Marriage counseling typically brings couples or partners together for joint therapy sessions. The counselor or therapist helps couples pinpoint and understand the sources of their conflicts and try to resolve them. You and your partner will analyze both the good and bad parts of your relationship.
If you or your partner is coping with mental illness, substance abuse or other issues, your therapist might work with other health care providers to provide a complete spectrum of treatment.
The main purpose of marriage counseling is to put you and your significant other in a room with a neutral mediator to help you make sense of what’s going on. If you’re having trouble communicating with each other, then the counselor is going to help guide you through talking about it.
As couples move through the steps of the counseling process which involves talking, listening and uncovering communication patterns, this eventually reveals the underlying emotions. These underlying emotions have been covered up by the defensiveness of hurt feelings, disconnection, loneliness, frustration, hurt, misunderstanding and being unheard and ignored.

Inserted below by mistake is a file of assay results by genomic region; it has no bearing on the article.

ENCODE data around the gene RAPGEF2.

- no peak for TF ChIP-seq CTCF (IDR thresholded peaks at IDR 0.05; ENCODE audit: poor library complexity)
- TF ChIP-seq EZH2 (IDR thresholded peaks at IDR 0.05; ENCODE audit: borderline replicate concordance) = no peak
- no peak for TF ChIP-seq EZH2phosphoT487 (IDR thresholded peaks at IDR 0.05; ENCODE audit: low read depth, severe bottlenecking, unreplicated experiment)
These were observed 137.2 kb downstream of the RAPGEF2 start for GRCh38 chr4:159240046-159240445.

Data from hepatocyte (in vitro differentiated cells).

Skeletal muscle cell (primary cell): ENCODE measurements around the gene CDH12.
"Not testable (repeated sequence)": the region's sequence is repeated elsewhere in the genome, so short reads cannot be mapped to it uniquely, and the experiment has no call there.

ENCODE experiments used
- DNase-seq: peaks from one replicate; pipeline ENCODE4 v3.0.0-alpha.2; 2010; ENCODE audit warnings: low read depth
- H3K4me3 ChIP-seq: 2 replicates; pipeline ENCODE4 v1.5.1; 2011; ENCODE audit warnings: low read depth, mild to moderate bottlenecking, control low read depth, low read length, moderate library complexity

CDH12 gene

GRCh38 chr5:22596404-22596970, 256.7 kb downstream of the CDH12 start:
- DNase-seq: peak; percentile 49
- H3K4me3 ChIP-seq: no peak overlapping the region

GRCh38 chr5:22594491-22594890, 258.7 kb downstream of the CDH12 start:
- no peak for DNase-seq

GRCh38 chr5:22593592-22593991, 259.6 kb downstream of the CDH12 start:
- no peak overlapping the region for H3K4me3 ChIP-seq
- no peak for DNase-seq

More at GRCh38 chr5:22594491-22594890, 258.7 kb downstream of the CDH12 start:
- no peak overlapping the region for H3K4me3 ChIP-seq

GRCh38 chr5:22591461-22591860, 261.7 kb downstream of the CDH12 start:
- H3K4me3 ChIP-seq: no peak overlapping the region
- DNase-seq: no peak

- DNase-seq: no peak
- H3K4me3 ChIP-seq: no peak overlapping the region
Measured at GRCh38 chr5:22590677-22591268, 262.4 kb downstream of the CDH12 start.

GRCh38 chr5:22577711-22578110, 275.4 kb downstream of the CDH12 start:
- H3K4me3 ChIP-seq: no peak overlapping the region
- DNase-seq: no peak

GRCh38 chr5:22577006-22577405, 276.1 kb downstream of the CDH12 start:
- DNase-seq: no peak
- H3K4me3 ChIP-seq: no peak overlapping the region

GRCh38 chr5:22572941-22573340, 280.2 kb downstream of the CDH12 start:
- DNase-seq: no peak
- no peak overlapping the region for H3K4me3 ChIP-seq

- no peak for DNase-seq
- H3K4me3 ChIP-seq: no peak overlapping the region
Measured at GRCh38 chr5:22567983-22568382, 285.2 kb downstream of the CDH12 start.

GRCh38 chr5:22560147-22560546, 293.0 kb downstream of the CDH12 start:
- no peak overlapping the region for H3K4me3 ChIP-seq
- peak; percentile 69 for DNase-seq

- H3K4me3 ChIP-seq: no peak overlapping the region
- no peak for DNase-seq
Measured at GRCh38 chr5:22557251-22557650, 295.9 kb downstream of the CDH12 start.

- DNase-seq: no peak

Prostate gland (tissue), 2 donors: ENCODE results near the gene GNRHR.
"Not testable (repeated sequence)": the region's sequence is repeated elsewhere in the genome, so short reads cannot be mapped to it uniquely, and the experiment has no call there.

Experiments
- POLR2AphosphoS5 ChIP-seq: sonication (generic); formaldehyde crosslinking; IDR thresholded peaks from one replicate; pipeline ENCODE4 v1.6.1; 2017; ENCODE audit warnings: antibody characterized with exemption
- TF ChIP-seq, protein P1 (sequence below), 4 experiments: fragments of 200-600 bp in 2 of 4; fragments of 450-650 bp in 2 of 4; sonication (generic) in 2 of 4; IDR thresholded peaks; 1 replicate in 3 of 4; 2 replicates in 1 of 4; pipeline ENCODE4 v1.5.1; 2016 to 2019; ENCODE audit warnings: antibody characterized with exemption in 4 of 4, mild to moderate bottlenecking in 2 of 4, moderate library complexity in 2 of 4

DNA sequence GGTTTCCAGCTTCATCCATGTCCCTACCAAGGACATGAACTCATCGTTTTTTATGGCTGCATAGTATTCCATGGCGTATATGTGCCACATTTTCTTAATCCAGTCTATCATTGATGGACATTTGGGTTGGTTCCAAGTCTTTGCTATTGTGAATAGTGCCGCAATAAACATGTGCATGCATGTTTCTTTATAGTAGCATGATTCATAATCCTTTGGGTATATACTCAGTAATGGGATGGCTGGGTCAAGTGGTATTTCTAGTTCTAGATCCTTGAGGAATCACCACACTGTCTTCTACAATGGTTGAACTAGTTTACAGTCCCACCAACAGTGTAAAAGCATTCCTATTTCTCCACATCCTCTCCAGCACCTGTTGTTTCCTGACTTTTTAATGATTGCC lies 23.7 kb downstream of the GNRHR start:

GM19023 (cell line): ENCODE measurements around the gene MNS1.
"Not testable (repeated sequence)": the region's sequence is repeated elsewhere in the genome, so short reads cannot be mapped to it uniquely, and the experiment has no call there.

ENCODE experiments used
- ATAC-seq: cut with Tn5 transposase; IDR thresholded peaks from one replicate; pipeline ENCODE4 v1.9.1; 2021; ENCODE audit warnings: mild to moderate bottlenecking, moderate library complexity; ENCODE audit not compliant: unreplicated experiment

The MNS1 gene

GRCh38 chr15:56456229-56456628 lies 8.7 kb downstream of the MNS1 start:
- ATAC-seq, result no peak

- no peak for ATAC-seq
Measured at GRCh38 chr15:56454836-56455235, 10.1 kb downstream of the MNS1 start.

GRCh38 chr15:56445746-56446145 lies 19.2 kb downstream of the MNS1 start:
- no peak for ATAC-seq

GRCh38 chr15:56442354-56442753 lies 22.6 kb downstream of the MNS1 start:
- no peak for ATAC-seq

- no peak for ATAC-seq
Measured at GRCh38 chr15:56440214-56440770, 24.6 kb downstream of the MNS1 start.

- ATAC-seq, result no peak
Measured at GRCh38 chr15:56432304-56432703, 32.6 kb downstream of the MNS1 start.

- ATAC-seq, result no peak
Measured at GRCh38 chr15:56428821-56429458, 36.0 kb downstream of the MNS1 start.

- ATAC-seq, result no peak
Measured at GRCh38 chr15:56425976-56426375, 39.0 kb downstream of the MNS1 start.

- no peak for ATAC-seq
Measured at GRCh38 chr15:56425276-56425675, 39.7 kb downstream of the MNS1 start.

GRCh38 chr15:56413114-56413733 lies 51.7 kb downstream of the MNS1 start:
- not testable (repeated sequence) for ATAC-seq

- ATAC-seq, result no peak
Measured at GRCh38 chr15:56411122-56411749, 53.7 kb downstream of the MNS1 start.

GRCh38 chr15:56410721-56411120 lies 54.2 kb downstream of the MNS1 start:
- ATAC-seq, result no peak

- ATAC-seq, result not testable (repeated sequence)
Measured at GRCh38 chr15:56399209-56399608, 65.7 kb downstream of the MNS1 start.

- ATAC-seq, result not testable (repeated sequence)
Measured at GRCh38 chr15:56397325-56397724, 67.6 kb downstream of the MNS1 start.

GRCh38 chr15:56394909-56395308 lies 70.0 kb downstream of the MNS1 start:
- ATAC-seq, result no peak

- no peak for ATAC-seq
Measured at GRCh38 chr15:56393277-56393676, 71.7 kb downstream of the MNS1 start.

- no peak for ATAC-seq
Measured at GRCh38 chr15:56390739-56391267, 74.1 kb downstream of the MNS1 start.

Marriage counseling gives couples the opportunity to hear their loved one in a brand new way. Once a person feels less defensive because they are being heard, they can then open themselves up to identify and understand their own contributions to the problems in the marriage. They discover things about themselves, and their partner that they never knew previously.
Depending on the situation, your counselor might also talk to you both individually for portions of the appointment, or in separate appointments altogether. Marriage counseling is well worth the feelings of connection and romance that can come back.